Sunday, May 28, 2017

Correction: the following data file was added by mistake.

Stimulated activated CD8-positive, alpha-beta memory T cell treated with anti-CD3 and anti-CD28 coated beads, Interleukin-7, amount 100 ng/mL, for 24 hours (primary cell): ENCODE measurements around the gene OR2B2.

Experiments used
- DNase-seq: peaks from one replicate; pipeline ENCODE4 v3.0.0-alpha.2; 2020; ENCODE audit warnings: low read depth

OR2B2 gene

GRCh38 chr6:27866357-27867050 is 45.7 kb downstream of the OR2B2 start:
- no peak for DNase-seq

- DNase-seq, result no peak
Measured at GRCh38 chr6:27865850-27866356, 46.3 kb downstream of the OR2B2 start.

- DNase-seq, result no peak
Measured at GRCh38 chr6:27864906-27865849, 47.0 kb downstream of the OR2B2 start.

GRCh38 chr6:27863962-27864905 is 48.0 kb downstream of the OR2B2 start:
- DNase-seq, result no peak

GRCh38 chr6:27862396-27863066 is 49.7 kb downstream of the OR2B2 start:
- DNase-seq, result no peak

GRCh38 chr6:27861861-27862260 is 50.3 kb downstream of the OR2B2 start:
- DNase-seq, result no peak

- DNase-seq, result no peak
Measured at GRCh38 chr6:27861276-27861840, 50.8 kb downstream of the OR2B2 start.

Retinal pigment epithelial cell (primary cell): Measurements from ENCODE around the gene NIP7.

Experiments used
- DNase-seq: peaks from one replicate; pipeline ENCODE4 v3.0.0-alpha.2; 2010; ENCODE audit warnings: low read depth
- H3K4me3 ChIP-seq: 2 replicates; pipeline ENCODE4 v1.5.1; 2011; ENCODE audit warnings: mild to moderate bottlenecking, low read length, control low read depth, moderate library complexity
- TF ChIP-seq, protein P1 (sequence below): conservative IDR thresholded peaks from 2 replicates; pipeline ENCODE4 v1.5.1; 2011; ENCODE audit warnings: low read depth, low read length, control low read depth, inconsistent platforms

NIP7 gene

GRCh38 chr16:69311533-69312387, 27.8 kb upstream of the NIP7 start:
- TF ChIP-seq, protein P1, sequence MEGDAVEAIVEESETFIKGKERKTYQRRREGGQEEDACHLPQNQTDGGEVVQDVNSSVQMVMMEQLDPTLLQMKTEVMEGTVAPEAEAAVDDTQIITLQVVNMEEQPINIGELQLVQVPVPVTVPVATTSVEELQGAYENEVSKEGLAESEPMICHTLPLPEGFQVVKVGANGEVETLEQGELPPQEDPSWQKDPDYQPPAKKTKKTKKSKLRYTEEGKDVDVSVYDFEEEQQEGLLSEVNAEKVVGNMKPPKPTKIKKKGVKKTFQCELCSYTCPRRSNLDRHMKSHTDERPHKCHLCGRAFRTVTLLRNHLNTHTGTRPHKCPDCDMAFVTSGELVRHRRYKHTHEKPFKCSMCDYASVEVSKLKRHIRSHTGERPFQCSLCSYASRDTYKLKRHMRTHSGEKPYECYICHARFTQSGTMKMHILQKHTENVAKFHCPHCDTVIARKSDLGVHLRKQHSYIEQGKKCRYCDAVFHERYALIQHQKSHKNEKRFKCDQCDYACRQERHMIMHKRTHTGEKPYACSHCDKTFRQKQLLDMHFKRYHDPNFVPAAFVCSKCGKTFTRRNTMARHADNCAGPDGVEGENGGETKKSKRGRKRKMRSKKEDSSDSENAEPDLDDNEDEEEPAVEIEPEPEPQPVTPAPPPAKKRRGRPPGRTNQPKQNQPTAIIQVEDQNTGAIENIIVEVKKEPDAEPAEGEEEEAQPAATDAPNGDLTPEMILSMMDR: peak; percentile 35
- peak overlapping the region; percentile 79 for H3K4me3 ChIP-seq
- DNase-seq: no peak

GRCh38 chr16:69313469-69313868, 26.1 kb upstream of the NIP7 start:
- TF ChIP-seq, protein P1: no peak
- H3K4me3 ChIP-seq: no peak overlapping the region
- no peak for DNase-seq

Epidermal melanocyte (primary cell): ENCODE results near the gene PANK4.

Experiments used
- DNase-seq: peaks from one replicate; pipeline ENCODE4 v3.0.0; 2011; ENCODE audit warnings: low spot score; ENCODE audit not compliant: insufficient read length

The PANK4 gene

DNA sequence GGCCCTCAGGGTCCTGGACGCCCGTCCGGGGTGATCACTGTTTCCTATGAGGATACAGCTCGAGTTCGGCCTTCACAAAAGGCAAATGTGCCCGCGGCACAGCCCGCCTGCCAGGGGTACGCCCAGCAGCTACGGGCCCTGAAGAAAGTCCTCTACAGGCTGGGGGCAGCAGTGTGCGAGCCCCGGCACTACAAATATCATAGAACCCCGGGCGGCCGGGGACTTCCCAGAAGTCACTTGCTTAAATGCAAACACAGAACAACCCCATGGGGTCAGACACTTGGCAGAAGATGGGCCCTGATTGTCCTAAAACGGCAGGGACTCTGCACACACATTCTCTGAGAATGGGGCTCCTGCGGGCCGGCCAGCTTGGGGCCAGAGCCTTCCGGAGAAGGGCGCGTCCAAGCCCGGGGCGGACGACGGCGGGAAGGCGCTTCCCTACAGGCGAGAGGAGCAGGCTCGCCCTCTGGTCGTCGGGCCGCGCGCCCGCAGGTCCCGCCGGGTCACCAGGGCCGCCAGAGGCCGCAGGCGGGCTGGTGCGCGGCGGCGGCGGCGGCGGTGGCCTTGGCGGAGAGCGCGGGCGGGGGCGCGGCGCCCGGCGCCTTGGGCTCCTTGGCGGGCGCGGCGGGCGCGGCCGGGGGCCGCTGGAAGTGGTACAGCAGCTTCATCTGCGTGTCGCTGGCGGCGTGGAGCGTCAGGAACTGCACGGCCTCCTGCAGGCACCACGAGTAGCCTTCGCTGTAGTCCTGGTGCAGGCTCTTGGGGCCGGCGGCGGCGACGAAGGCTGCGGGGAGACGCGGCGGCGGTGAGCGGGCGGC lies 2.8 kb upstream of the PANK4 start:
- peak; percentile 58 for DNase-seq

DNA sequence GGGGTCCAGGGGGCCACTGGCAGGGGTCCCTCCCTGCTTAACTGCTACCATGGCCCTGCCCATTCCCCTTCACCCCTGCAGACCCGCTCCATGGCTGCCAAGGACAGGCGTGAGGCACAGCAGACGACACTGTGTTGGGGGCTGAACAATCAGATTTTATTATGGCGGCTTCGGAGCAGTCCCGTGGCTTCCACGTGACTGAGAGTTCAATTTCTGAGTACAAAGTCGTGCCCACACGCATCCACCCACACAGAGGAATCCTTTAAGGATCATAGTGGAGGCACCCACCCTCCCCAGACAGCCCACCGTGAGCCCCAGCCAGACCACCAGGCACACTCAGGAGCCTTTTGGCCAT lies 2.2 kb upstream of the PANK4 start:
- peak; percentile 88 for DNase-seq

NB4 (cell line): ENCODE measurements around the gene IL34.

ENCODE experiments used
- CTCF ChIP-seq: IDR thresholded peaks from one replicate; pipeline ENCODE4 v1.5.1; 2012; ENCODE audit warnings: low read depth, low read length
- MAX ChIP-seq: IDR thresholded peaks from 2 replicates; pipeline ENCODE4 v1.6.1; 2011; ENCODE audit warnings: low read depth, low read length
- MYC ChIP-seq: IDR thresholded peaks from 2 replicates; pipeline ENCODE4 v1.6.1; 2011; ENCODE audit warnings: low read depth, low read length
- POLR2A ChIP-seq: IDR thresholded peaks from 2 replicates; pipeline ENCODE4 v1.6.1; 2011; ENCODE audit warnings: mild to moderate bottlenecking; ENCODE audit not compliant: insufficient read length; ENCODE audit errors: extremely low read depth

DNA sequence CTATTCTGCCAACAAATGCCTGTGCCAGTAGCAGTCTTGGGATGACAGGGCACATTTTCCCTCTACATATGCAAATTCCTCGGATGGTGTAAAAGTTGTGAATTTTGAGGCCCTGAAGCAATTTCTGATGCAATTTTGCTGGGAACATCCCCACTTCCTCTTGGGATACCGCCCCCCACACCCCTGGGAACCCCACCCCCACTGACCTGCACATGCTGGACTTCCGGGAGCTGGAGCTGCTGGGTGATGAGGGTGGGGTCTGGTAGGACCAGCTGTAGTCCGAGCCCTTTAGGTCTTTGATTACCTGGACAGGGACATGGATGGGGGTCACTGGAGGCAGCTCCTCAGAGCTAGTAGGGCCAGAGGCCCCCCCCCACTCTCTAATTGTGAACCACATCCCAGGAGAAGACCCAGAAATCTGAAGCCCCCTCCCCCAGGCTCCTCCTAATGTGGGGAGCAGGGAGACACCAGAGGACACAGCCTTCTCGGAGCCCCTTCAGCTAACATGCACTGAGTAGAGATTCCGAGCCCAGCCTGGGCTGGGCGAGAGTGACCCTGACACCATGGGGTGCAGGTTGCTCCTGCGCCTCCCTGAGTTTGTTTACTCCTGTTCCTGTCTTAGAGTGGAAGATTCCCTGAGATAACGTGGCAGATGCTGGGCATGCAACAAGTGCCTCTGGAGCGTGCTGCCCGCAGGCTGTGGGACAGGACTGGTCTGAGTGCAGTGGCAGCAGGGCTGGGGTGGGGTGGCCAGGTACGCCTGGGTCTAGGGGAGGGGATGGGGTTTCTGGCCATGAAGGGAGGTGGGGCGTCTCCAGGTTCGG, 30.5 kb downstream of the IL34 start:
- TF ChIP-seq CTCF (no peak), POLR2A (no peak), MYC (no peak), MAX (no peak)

This was not a book that beckoned me to reopen it, but each time I did, I was content to linger there for a while.  Faber spins a story that is part Cinderella, part Pretty Woman, about a young woman named Sugar in the 1870s whose mother forced her into prostitution.  Sugar, however, besides being popular for never saying no, has a prodigious intellect and is surprisingly well-read.  Her life changes radically when she meets customer William Rackham, indolent heir to a perfume business.  William has a wife named Agnes who seems to be sickly but is mostly just exceedingly naïve about her bodily functions.  The couple have a young daughter Sophie whose presence goes from non-existent to noteworthy as the novel progresses.  At almost 900 pages, one might expect a huge number of characters for the weary reader to keep tabs on, but actually there are only about a dozen, and you’ll get to know them all exceedingly well.  This is not a broad epic, and I liked the intimacy of it.  It takes place just over the course of a year or two and gives us a vivid glimpse of the times, as well as an in-depth look at the Rackham household.  If the graphic sex at the beginning of the novel turns you off, be patient.  The book becomes more and more personal with each page turned, as we get to know Sugar, who is the heart and soul of the novel.  This is her story, and you’ll be cheering for her as she negotiates the tricky path from trollop to respectability.

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